So many people have traveled the painful path of divorce that an understanding allegiance of divorcees should be easy to find.
Yet instead of finding an axis of exes, I keep finding divorced husbands and wives who are more judgmental than my married friends.
Like I need people to make my decision more difficult?
It has been six months since I asked for a divorce. New problems arise every day, hindsight becomes clearer and you start to realize just how much of yourself you sacrificed. You struggle with your perception of your marriage while you were in it, and your new reality now that you're out.
For anyone out there considering divorce, know that you will struggle with many things.
You'll see relationships fade and sides taken.
You'll watch your ex date someone new and your kids will treat this new person better than you recall being treated.
You'll miss your kids, but you'll learn to enjoy the downtime.
You'll then feel guilty for enjoying that downtime.
You'll hope for civility with your ex, but emotions will flare up and verbal venom will be spewed when you least expect it.
You'll begin to doubt any chance of civility.
You'll see a new side of your ex that makes you wonder if you ever knew your spouse.
You'll begin to piece yourself back together.
You'll resent missing out on this new "you" for all those years.
You'll second-guess your decision because your kids will struggle with a multitude of emotions.
You'll often be the target of their anger and pain. It will hurt.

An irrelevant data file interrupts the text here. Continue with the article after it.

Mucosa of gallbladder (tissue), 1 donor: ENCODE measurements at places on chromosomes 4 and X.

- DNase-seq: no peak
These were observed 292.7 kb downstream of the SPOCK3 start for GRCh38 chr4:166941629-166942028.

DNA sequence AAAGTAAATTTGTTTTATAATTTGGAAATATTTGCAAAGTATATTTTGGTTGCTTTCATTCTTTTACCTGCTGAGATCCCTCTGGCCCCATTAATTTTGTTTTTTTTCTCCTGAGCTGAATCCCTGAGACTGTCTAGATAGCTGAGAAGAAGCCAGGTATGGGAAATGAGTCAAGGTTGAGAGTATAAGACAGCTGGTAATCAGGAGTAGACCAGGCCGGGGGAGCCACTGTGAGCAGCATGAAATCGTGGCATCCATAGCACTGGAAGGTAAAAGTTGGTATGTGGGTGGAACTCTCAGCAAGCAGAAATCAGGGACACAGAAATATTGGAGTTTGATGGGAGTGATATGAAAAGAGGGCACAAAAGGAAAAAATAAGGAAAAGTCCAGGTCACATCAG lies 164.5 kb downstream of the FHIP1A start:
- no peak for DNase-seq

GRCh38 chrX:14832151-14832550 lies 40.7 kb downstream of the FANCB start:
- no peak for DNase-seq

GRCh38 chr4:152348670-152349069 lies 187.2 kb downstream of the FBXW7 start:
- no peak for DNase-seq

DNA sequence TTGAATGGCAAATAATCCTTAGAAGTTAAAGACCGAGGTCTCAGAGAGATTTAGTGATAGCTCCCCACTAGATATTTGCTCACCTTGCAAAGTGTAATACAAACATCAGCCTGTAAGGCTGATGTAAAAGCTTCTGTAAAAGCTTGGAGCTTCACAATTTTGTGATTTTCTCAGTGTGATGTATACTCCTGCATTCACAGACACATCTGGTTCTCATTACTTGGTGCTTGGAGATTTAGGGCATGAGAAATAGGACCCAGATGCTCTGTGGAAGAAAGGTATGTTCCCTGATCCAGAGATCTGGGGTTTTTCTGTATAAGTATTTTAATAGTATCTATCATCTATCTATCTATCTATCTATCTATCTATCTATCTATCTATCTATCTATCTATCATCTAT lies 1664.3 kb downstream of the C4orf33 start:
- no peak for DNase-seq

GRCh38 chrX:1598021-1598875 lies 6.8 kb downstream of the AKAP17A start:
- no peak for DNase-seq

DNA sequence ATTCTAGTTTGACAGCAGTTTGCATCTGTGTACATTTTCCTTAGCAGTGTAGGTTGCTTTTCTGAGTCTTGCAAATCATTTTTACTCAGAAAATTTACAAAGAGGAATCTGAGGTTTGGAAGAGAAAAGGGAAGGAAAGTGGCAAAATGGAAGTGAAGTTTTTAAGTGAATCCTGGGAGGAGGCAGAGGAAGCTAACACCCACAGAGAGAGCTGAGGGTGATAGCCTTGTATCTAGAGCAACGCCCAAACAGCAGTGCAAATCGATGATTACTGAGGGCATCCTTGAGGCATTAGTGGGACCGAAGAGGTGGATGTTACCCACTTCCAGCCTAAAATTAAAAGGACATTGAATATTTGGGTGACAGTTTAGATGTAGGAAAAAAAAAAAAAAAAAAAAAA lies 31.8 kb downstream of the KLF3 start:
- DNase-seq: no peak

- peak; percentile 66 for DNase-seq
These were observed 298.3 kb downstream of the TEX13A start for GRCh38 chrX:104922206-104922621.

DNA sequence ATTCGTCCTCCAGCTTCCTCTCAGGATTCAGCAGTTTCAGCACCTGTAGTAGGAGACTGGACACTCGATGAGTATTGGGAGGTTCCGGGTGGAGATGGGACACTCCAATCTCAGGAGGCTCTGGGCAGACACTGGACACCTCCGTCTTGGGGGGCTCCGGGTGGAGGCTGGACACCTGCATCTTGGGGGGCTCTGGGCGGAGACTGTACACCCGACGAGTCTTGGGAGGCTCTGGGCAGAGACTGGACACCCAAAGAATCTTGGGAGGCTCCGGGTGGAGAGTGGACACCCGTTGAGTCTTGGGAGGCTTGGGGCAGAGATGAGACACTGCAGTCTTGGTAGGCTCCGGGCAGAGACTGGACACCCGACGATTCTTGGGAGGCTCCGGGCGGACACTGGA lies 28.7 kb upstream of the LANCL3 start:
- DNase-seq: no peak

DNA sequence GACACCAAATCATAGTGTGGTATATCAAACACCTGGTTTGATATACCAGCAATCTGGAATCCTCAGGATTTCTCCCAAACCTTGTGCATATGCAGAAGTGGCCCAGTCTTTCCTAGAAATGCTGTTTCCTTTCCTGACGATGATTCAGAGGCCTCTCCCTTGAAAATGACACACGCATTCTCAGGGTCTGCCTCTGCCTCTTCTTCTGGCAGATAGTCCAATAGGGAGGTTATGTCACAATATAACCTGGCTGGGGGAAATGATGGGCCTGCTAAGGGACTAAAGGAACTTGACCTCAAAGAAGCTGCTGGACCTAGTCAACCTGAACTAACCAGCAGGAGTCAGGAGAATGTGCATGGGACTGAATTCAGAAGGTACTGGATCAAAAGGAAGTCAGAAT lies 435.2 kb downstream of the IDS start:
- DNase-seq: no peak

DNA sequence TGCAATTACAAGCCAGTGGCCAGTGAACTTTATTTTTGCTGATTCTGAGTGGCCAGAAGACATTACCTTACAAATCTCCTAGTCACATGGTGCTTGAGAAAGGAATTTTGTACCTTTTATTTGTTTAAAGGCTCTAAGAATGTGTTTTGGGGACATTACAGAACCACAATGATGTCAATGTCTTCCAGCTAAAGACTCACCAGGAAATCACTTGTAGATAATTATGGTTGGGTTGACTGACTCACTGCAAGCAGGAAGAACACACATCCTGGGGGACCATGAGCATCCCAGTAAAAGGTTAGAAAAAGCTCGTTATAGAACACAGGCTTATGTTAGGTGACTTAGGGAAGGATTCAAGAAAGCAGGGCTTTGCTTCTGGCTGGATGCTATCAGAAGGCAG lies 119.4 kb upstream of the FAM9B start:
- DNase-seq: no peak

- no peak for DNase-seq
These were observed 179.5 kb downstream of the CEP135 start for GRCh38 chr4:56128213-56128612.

You'll wonder how divorce will alter your children in the long term.
You'll wonder if you should go back, if just for the kids.
You'll convince yourself that the kids would rather come from a broken home than live in one.
• • •
I'm not condoning divorce. It's a personal choice.
But I don't want myself — or anyone else going through this — to allow another human to make me feel inferior for a decision I believe was ultimately right.
You have to let go of what others will think. Let people choose sides. It saves you the trouble of weeding them out. Trust that your kids will be fine. Life alters all of us. Just be there for them.
Don't let the venom spewed by your ex get to you. Easier said than done, I know. There's a reason you aren't together. And you aren't going to get your spouse's approval at this point.
Be civil and speak kindly of the other parent to the kids. You can only control your actions.
Of course, you'll miss them when they're with the ex, but it's acceptable to enjoy your time without them. Guilt is natural. We're parents. That downtime you get will give you the energy and mind-set to make the best of the time you do have with them.
No more resentment or regret. There's no time for dwelling on what you should've done. All you can do now is take what life has taught you and use it.
If ever there was a time your kids truly need the best of you, it's when you divorce. The best gift you can give your kids is to show them what it means to live a happy life as your authentic self.
So go on. Live again. As you were meant to. You're allowed.
Even if the divorcee in the bleachers at the football game holds a different opinion.
Heather Tempesta is a Brandon mother of two sons, 17 and 10, and a daughter, 15.